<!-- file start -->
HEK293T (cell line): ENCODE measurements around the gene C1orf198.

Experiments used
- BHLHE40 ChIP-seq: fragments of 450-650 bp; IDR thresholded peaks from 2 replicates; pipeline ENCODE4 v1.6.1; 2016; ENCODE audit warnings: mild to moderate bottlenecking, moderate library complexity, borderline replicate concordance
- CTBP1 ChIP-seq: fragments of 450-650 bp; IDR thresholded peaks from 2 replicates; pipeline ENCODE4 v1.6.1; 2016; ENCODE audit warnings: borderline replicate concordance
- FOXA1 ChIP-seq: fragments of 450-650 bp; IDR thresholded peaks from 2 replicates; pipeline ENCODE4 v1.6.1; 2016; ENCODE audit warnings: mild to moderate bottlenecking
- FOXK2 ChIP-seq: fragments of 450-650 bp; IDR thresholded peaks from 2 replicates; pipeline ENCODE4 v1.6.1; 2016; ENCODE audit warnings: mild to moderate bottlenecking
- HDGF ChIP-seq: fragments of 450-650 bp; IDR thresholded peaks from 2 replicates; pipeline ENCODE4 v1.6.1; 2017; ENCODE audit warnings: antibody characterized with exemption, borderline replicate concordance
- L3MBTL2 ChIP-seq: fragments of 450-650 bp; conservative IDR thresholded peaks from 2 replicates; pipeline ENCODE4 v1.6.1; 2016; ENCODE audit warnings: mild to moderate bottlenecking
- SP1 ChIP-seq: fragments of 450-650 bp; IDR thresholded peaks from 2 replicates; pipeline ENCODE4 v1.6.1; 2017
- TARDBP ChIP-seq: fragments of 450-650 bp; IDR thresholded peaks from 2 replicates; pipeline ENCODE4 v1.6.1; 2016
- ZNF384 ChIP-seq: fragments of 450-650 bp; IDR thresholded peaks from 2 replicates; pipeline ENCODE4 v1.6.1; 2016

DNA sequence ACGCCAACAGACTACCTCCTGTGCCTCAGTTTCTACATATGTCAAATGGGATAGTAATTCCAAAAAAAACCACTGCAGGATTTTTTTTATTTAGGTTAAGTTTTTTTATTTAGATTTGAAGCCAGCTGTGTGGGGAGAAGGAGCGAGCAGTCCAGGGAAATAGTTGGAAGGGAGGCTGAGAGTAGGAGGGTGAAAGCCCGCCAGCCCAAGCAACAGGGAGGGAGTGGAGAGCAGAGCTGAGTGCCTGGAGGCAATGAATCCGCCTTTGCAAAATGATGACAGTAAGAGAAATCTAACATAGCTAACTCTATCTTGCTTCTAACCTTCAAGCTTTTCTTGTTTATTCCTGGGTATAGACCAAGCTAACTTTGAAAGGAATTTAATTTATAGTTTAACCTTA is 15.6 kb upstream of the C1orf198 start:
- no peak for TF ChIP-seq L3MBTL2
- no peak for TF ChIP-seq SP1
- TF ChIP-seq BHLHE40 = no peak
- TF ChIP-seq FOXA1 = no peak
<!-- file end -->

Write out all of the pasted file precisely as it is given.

HEK293T (cell line): ENCODE measurements around the gene C1orf198.

Experiments used
- BHLHE40 ChIP-seq: fragments of 450-650 bp; IDR thresholded peaks from 2 replicates; pipeline ENCODE4 v1.6.1; 2016; ENCODE audit warnings: mild to moderate bottlenecking, moderate library complexity, borderline replicate concordance
- CTBP1 ChIP-seq: fragments of 450-650 bp; IDR thresholded peaks from 2 replicates; pipeline ENCODE4 v1.6.1; 2016; ENCODE audit warnings: borderline replicate concordance
- FOXA1 ChIP-seq: fragments of 450-650 bp; IDR thresholded peaks from 2 replicates; pipeline ENCODE4 v1.6.1; 2016; ENCODE audit warnings: mild to moderate bottlenecking
- FOXK2 ChIP-seq: fragments of 450-650 bp; IDR thresholded peaks from 2 replicates; pipeline ENCODE4 v1.6.1; 2016; ENCODE audit warnings: mild to moderate bottlenecking
- HDGF ChIP-seq: fragments of 450-650 bp; IDR thresholded peaks from 2 replicates; pipeline ENCODE4 v1.6.1; 2017; ENCODE audit warnings: antibody characterized with exemption, borderline replicate concordance
- L3MBTL2 ChIP-seq: fragments of 450-650 bp; conservative IDR thresholded peaks from 2 replicates; pipeline ENCODE4 v1.6.1; 2016; ENCODE audit warnings: mild to moderate bottlenecking
- SP1 ChIP-seq: fragments of 450-650 bp; IDR thresholded peaks from 2 replicates; pipeline ENCODE4 v1.6.1; 2017
- TARDBP ChIP-seq: fragments of 450-650 bp; IDR thresholded peaks from 2 replicates; pipeline ENCODE4 v1.6.1; 2016
- ZNF384 ChIP-seq: fragments of 450-650 bp; IDR thresholded peaks from 2 replicates; pipeline ENCODE4 v1.6.1; 2016

DNA sequence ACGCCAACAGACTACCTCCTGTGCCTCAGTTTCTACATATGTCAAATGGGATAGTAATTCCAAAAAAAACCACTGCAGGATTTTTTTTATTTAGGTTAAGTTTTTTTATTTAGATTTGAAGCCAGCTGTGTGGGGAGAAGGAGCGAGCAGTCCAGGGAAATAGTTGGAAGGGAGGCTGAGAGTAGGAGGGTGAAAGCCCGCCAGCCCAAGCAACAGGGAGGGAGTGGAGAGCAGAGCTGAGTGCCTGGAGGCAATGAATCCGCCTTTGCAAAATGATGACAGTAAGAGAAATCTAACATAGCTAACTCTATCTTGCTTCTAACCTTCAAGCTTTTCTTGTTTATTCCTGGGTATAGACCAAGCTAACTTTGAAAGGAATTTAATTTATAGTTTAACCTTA is 15.6 kb upstream of the C1orf198 start:
- no peak for TF ChIP-seq L3MBTL2
- no peak for TF ChIP-seq SP1
- TF ChIP-seq BHLHE40 = no peak
- TF ChIP-seq FOXA1 = no peak